Ankara is a Turkish restaurant that doesn't like their review. So they called the cops.
This isn't the first time this has happened. These owners have called the cops before. Writing a review wasn't a crime then, and it isn't a crime now. This is a waste of everyone's time, but it's also a story.
The last time I was called to the Police Station was over a review of Eden Cafe. This was a different restaurant in the same location. I assume it's the same people, because literally no other restaurant calls the cops when they read a review they don't like.
Last time I gave a statement, the police agreed that it wasn't a criminal matter and the case ended there.
Under Article 14 of the Sri Lankan Constitution, everyone has the right to free speech, including publication. This right isn't abridged for speech critical of the government, or the powerful, and certainly not for random restaurants.
Unless your speech is a threat, or hate speech or inciting violence, the cops don't need to get involved. And a restaurant review is hardly any of those things.
You can file a civil case for libel, slander, or defamation, but that doesn't involve the cops. Our reviews are also none of those things. They're just restaurant reviews.
Common sense also tells you that it's OK to write an opinion. Can you imagine the chaos and boredom that would ensue if you couldn't say you didn't like some food, or someone's wallpaper?
From TripAdvisor to Amazon to even Facebook and Google Maps - everyone writes reviews. People have opinions and publish them. It's OK.
We seem to have built a significant part of the digital world on the premise that people can write what they think, good or bad, and the world hasn't collapsed. Indeed, it's gotten better.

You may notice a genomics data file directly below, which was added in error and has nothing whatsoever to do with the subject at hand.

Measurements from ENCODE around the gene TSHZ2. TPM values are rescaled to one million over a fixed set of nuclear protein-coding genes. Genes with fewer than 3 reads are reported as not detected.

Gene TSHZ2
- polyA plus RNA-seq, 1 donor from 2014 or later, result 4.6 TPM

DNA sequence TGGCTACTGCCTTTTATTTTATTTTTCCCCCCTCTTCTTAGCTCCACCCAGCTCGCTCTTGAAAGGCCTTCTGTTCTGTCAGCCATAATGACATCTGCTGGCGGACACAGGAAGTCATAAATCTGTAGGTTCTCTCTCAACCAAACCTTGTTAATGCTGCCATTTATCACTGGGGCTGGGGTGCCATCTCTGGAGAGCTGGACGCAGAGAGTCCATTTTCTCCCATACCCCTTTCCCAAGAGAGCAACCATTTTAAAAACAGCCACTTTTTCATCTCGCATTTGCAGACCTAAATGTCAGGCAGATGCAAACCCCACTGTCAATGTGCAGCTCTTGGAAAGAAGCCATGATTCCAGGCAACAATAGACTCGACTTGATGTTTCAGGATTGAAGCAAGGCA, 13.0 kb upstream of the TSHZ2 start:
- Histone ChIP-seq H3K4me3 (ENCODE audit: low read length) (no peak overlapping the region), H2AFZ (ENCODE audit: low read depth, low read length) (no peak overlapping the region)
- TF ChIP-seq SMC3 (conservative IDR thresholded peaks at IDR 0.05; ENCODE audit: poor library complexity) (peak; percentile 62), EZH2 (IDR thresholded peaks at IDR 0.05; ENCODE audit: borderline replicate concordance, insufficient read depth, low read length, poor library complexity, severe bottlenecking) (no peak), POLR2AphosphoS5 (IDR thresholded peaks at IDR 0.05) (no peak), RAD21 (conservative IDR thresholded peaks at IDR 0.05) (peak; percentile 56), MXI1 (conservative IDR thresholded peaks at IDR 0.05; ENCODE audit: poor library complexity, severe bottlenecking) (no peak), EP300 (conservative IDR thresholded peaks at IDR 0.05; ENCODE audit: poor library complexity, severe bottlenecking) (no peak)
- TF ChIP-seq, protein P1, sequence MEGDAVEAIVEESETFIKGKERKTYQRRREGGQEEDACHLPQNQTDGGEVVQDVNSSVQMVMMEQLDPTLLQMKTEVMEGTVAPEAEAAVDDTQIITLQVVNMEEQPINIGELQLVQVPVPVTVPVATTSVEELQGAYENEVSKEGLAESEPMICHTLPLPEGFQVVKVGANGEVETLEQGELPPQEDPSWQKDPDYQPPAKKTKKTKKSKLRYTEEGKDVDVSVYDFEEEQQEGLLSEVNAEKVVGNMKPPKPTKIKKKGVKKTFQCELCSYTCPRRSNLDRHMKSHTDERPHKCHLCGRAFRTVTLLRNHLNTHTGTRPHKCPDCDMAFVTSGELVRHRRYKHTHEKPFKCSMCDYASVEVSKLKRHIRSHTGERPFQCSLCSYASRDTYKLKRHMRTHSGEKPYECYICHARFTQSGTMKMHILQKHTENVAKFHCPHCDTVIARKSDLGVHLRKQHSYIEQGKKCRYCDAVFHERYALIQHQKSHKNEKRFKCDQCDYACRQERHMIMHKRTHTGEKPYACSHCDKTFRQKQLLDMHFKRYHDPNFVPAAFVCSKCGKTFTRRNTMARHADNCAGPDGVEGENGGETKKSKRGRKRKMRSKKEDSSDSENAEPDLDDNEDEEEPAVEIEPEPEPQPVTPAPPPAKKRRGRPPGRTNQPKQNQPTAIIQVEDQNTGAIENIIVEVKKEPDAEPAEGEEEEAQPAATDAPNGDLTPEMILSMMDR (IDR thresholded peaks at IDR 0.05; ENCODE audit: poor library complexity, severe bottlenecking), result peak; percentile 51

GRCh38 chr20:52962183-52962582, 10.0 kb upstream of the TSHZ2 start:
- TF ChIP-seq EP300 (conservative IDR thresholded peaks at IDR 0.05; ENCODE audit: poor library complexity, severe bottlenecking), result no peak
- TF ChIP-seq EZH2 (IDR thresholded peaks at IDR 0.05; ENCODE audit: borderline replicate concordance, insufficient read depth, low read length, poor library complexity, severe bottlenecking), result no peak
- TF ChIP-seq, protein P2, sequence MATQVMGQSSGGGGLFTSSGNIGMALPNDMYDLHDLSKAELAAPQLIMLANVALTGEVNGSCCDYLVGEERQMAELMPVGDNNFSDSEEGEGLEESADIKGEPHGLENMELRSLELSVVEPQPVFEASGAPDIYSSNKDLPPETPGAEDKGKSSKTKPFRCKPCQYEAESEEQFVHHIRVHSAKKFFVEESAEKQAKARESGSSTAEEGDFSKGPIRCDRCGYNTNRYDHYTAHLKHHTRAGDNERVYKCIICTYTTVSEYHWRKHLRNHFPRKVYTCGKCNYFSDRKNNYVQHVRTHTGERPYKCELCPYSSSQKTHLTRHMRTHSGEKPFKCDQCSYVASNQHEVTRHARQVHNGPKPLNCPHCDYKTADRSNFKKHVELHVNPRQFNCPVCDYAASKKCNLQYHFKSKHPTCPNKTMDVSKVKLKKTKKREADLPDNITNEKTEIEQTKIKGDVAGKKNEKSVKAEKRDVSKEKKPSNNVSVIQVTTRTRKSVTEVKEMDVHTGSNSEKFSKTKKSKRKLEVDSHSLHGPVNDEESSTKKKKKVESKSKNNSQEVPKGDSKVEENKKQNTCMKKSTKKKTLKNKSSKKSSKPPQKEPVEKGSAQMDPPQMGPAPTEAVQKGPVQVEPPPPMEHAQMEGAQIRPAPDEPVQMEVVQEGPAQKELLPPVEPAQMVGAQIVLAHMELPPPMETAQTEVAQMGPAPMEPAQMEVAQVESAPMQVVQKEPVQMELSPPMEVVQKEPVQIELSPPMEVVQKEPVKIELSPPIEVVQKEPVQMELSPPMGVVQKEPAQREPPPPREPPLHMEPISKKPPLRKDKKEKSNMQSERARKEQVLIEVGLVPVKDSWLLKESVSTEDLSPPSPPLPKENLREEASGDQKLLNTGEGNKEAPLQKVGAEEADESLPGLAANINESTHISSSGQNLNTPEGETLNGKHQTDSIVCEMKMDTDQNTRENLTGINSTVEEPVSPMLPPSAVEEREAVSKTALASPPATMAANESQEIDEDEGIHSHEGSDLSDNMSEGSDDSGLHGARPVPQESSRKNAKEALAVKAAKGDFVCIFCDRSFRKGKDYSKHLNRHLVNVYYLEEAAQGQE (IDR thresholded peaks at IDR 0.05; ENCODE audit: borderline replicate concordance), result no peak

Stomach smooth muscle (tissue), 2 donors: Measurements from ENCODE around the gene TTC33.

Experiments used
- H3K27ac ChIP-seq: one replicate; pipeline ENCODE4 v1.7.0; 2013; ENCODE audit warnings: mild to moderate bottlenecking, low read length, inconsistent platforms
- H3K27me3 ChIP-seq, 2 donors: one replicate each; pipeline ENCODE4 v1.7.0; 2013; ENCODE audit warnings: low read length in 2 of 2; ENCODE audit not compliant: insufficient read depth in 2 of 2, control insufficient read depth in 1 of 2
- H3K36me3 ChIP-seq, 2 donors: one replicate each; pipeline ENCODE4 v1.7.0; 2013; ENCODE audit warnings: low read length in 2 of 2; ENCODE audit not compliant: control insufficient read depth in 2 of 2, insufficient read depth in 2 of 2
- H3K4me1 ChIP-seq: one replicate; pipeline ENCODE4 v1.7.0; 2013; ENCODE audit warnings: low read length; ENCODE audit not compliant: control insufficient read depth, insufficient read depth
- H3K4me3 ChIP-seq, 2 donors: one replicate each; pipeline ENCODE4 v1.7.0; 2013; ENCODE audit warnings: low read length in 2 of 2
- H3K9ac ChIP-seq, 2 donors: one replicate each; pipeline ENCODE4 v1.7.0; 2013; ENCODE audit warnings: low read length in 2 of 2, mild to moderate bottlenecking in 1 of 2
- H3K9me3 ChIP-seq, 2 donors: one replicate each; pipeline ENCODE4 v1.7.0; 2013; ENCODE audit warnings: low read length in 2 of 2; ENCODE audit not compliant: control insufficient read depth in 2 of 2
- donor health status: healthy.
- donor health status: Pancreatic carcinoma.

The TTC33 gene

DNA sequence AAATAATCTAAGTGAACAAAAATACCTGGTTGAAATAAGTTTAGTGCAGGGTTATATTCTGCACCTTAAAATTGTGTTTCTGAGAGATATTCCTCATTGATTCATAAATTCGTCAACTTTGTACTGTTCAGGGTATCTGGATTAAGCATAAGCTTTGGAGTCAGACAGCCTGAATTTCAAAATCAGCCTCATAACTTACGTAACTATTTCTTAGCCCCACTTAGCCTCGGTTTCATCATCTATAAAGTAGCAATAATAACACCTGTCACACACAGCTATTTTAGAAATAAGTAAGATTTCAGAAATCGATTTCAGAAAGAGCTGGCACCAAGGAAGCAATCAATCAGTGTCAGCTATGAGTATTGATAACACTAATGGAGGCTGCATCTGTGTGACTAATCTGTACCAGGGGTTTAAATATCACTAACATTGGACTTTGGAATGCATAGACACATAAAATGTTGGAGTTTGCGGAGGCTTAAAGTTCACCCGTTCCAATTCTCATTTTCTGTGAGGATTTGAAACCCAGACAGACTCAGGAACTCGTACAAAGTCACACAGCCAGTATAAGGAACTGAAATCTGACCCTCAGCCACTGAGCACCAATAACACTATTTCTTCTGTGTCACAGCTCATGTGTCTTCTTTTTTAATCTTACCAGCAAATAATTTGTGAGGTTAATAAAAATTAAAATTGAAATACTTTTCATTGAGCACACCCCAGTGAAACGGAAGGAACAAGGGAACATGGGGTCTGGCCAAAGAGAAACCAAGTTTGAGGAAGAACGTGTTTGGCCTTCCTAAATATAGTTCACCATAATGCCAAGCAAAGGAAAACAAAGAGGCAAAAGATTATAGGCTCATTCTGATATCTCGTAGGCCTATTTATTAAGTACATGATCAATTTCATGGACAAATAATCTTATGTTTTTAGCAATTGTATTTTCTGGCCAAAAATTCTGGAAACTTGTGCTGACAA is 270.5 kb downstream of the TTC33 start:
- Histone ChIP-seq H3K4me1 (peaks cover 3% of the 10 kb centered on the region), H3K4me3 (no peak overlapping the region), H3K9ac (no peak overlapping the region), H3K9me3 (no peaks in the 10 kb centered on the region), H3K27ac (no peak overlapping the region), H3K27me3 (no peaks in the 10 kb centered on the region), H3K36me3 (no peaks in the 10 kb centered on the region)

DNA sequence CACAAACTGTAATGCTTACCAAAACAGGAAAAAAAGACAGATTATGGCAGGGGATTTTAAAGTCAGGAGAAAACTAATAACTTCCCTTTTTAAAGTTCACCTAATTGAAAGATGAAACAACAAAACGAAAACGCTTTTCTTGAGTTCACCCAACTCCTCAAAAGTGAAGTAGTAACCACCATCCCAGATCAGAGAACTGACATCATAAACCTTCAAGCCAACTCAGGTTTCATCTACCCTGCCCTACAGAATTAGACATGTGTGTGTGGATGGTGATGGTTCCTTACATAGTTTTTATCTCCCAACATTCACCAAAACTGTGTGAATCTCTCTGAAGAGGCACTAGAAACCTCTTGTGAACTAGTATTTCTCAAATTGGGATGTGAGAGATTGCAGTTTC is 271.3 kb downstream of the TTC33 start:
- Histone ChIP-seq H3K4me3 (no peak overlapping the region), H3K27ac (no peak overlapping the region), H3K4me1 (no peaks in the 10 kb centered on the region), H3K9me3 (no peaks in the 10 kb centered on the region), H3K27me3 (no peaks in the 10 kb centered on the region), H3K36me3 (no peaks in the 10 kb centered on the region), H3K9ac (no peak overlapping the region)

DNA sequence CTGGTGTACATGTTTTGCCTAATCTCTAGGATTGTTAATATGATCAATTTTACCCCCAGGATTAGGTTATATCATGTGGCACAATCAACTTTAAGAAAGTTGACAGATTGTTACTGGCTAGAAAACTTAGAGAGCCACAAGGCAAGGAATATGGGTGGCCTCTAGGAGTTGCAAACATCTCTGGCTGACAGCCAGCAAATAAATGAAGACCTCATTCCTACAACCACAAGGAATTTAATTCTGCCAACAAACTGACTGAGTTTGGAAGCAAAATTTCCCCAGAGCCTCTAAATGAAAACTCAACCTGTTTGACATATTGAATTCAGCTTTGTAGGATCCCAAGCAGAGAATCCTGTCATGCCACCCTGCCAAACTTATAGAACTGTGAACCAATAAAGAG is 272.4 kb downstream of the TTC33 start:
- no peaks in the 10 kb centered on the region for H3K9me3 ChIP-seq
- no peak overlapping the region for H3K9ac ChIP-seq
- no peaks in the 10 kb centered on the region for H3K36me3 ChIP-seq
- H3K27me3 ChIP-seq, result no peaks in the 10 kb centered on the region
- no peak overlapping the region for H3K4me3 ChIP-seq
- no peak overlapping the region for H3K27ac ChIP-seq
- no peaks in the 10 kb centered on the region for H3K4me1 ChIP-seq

We've had incidents like this in the past but haven't publicized them, out of respect for the restaurant. Wherever possible we try to talk directly and try and reach some understanding.
In this case, however, I got a call from the Daily Mirror which said Ankara had spoken to them and that they were running the story. Why they'd want to publicize their bad review is beyond me, but I have no idea what the papers would publish. I thought we'd tell you guys first. [Update: the DM article is out now].
The sensational aspect of the story seems to be that I'll be arrested soon. Which I don't think is true. I told the Police I'd like to talk to my lawyer and we're going in to make a statement tomorrow (the 7th). There is no crime to charge me with so I'd be curious to know what I'd be arrested for. As mentioned, writing a review isn't a crime.
YAMU is proud to write unbiased reviews, especially in a media scene where most reviews are fawning and basically paid for. Unbiased doesn't mean the truth, it just means our opinion. We have a lot of experience, we try to hire smart people and we have an editorial process, but at the end of the day any review is an opinion. Our readers are intelligent and they can decide for themselves. They can write their own reviews as well. Or review us if they want.
Most restaurants are mature enough to take a bad review and either learn from it or ignore it. A few, however, call the cops. Well, actually only one calls the cops. Ankara. At least they didn't threaten to kill us. But that's another story.
A Guide to Getting Down in C-Town.
Buddhi Batiks takes the tradition of the batik industry and revamps them to create designer fashion.
Makotoya is the ramen counterpart of One Galle Face's restaurant scene, and they do an excellent job at it.
Sri Lanka's largest mall, roaring to go!
Here's a round-up of Colombo's buffets with what they do best.